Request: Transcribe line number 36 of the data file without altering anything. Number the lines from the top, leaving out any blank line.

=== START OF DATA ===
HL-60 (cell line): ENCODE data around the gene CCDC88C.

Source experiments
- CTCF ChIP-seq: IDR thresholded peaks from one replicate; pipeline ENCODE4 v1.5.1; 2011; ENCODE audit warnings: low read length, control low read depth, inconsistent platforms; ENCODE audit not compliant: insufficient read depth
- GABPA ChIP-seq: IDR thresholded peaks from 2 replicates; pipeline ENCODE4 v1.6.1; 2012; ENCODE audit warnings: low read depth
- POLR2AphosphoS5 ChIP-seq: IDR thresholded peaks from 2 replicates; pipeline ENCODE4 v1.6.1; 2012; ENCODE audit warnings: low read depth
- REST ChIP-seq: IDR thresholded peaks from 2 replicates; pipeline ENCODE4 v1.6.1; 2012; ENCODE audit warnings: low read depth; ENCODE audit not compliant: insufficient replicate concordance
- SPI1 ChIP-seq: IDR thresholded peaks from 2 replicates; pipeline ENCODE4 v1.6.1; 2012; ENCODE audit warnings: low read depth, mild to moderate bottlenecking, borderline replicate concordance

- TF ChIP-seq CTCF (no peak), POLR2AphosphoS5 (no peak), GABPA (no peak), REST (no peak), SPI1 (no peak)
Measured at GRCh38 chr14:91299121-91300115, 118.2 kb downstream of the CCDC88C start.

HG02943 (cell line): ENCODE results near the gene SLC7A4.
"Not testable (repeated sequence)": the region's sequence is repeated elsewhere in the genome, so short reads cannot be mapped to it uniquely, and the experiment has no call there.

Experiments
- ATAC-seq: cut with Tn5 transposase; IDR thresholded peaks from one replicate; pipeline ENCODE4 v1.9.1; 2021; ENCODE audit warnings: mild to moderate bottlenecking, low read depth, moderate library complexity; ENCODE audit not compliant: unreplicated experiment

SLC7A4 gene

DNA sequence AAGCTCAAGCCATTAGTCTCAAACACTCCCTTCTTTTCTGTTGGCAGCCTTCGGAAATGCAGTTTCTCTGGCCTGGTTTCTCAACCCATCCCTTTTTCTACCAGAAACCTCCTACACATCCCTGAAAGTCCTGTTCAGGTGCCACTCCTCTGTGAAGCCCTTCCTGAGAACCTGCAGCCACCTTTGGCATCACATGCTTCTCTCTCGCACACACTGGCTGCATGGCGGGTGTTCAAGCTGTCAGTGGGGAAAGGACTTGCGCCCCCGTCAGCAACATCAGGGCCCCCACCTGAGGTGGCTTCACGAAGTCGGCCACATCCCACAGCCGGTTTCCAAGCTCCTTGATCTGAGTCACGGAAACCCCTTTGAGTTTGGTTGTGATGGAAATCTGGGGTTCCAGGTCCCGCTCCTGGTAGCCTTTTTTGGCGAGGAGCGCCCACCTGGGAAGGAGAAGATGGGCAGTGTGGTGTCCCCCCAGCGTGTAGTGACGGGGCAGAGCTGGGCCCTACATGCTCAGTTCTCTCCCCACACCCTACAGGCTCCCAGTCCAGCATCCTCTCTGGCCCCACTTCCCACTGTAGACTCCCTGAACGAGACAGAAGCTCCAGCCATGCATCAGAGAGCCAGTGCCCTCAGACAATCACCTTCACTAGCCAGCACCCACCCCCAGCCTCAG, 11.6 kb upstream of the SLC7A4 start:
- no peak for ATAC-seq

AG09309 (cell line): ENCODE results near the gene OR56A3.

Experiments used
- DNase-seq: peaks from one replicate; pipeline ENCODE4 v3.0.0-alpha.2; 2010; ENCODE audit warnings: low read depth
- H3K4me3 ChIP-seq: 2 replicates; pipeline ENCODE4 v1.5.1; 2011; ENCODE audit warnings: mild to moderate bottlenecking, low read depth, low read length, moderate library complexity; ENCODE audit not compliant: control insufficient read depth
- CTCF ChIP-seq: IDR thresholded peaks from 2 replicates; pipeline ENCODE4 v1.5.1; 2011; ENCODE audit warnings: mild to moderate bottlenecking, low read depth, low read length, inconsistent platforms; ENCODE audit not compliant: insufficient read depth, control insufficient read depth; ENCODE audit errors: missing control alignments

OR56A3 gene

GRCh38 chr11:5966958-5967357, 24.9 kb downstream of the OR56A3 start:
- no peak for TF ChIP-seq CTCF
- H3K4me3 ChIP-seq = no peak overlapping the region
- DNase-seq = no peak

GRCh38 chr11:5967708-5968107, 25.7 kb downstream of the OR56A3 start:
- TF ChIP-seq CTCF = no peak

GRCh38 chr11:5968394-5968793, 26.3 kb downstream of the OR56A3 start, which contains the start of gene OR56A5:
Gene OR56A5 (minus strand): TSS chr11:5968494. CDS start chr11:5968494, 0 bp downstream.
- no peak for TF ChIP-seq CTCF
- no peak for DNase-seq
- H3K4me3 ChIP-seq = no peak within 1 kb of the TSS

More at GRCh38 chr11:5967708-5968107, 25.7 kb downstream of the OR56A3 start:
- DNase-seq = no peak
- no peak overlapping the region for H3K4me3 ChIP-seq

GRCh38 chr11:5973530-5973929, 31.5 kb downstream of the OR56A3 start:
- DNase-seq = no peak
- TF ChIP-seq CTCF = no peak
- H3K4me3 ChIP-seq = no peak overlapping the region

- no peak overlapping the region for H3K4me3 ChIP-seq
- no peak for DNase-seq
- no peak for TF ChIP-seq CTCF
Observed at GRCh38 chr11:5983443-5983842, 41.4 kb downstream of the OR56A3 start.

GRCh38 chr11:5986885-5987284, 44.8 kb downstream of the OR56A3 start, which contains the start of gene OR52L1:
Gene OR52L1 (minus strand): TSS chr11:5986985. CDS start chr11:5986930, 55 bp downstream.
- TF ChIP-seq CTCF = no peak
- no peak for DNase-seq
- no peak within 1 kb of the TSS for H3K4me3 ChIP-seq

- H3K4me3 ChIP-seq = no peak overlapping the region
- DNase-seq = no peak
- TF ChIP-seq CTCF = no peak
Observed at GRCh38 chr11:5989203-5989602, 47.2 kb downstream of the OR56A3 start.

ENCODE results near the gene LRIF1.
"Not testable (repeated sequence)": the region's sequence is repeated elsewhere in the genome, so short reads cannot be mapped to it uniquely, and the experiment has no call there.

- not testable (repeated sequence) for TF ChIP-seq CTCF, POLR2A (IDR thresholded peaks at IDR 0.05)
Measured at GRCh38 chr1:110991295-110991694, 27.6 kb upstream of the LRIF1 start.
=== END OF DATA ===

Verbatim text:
- no peak overlapping the region for H3K4me3 ChIP-seq